Monday, 16 April 2018

Supplementation of Pelleted Hazel (Corylus avellana) Leaves Decreases Methane and Urinary Nitrogen Emissions by Sheep at Unchanged Forage Intake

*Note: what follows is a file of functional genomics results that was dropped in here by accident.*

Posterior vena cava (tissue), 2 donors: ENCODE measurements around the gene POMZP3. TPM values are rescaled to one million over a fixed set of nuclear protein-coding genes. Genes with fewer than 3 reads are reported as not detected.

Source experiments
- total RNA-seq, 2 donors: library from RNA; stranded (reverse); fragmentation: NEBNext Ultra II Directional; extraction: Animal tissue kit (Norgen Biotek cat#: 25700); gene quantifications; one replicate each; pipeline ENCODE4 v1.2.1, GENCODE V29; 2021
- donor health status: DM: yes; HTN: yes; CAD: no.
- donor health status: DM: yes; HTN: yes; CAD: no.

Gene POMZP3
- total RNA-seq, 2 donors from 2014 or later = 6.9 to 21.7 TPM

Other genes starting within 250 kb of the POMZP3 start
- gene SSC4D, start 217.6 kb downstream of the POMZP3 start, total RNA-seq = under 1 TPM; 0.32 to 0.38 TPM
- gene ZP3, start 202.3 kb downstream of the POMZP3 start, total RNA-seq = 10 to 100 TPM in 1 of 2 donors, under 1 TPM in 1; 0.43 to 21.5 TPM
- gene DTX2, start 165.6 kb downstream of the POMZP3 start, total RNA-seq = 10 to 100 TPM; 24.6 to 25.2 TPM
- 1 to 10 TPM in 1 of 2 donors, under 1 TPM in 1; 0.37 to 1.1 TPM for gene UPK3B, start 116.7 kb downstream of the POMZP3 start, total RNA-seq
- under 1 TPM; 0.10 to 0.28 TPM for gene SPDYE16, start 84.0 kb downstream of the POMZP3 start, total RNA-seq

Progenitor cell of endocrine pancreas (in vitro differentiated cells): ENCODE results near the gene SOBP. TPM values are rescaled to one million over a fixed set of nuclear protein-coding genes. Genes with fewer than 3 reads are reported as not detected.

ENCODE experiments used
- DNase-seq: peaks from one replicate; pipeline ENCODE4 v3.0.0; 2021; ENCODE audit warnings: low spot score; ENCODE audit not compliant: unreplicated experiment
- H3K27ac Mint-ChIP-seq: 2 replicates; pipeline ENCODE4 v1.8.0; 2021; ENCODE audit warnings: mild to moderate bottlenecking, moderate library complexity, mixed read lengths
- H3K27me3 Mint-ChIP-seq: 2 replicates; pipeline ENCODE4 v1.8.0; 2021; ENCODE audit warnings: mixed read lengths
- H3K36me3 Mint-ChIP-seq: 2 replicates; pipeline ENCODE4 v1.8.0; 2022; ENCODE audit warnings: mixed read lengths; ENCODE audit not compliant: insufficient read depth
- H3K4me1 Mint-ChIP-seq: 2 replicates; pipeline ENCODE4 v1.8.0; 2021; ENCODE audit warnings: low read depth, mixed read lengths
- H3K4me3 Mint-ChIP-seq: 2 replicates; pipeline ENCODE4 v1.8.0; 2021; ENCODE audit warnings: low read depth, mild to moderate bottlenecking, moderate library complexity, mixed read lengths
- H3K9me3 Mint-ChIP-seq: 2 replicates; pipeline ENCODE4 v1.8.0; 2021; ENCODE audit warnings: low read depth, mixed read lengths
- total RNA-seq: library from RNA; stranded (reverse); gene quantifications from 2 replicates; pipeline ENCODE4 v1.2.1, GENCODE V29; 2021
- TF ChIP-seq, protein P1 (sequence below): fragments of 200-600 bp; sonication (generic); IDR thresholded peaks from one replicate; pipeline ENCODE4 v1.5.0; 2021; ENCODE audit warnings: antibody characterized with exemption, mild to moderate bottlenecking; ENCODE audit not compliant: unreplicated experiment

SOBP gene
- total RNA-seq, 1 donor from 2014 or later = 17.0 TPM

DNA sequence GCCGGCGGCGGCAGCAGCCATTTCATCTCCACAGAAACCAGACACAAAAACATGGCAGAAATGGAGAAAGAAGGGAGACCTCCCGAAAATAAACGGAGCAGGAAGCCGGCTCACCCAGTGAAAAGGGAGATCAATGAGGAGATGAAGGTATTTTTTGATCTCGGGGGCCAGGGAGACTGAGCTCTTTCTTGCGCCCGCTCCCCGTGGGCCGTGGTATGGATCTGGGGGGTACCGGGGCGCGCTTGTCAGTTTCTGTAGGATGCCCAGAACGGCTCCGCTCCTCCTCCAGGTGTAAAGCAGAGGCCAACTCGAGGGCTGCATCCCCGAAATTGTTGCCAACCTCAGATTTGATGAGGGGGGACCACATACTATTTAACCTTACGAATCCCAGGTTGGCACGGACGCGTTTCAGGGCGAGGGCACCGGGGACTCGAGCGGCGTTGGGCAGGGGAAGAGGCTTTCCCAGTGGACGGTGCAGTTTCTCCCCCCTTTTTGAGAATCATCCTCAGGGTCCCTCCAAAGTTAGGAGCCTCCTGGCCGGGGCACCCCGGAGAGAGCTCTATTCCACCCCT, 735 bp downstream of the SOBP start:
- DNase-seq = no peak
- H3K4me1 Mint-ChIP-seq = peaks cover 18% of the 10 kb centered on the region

Sci Rep. 2018; 8: 5427. Published online 2018 Apr 3. doi: 10.1038/s41598-018-23572-3 PMCID: PMC5883041 PMID: 29615655 Shaopu Wang,1 Melissa Terranova,1 Michael Kreuzer,1 Svenja Marquardt,1 Lukas Eggerschwiler,2 and Angela Schwarmcorresponding author1 1ETH Zurich, Institute of Agricultural Sciences, Animal Nutrition, Universitaetstrasse 2, 8092 Zurich, Switzerland 2Agroscope, Tioleyre 4, 1725 Posieux, Switzerland Angela Schwarm, Email: hc.zhte.sysu@mrawhcs.alegna. corresponding authorCorresponding author. Author information ▼ Article notes ► Copyright and License information ► Disclaimer Go to: Abstract This study is the first to quantify the effects of hazel (Corylus avellana) leaves on methane and urinary nitrogen emissions, digestibility, nitrogen and the energy balance of ruminants. Four experimental pellets were produced with 0, 30% and 60% hazel leaves, the latter also with 4% polyethylene glycol. Hazel leaves gradually replaced lucerne. The diet was composed of the pellets and grass hay (80%: 20%). Six adult sheep were allocated to all four treatments in a 6 × 4 crossover design. Including hazel leaves did not affect the feed intake, but it decreased the apparent digestibility of organic matter and fibre, especially at the high level. Methane emission was reduced by up to 25 to 33% per day, per unit of intake and per unit of organic matter digested. Urinary nitrogen excretion decreased by 33 to 72% with increasing levels of hazel leaves. The treatment with polyethylene glycol demonstrated that tannins in hazel leaves caused significant shares of the effects. In conclusion, the current results indicated a significant potential of hazel leaves as forage for ruminants to mitigate methane and urinary nitrogen emissions. Even high dietary hazel leaf proportions were palatable. The lower digestibility needs to be compensated with easily digestible diet ingredients. Go to: Introduction Methane (CH4) from the livestock sector was calculated to account for 28% of the total global anthropogenic emissions, and is predicted to rise further due to an increasing worldwide demand for meat, milk and other animal-source products1,2. Manipulating the rumen fermentation by nutritional approaches with the aim of reducing CH4 and nitrogen (N) emissions from ruminant husbandry at concomitantly unchanged or even improved feed intake and digestibility are among the most important goals of current animal nutrition research. Various nutritional attempts to mitigate CH4 emission from ruminants have been undertaken, as reviewed by Beauchemin et al.1 and Hristov et al.3. Special attention has been given to plants or extracts rich in plant secondary compounds (PSC), such as tannins, essential oils or saponins. A number of screenings provided promising plants of at least moderate nutritional value that are effective in mitigating noxious emissions4–6. Different from synthetic compounds, the public’s growing concern about food safety is met by PSC-based forages7. Tannins are a complex group of polyphenolic PSC with widely varying molecular weights that are found in many representatives of the plant kingdom8. When provided at high dosages, tannins were predominantly found to be antinutritional because of their adverse effects on feed intake and nutrient utilisation9. In recent years, however, they have been recognised as useful phytochemicals when provided at moderate dosages. Tannins can be beneficial modulators of rumen microbial fermentation promoting metabolic protein supply, animal productivity and animal health10,11. The feeding of tannin-containing plants or extracts from such plants to ruminants was found at times, but not always, to substantially reduce enteric CH4 emissions12–14. The effectiveness varies depending on the source, structure and supplemented level of the tannins5. In addition, tannins bind to proteins and thus protect at least part of the dietary protein from being degraded in the rumen. These bonds are cleaved in the abomasum, and thus the protein becomes at least partially digestible in the small intestine or, otherwise, will be excreted with the faeces14,15. Feeding diets containing tannins, therefore, is an efficient means to reduce the amount of dietary N to be excreted via urine and with that the N emission potential of the manure16,17. The shrub hazel (Corylus avellana) grows wild in Europe and western Asia, but it is also cultivated for its nuts. Its leaves are considered a potential means of antioxidant and antibacterial effects because of their richness in phenolic compounds18,19. Besides, among the plant materials tested in the extensive EU screening project “Rumen Up”20, hazel leaves were found in vitro to depress CH4 production (mmol/g dry matter (DM) incubated) by 25%. Another recent in vitro screening confirmed the CH4 mitigation potential of hazel leaves and indicated their concomitantly favourable forage potential21. Hazel leaves were also found to inhibit the proteolytic activity in rumen fluid20. However, the effect of replacing part of the diet by hazel leaves on intake, total tract digestibility and mitigation of CH4 and urinary N losses in live ruminant livestock has not yet been determined. In addition, it is unclear yet whether the active ingredients of the hazel leaves are indeed represented by the tannins or also by other PSC. The objective of the present study was to determine the quantitative effects of replacing lucerne (Medicago sativa) with hazel leaves at different proportions in forage-only diets fed to adult sheep. The following predictions were made: (i) Hazel leaves contain PSC which affect digestion in a way that CH4 and urinary N formation are mitigated in a dose-dependent way. (ii) These changes happen without major adverse effects on intake, nutrient and energy utilisation. (iii) The main active ingredients in hazel leaves responsible for the observed effect are the tannins, rather than other PSC like flavonoids. For this purpose, polyethylene glycol (PEG), which binds to tannins and inactivates them22,23, was added to one of the diets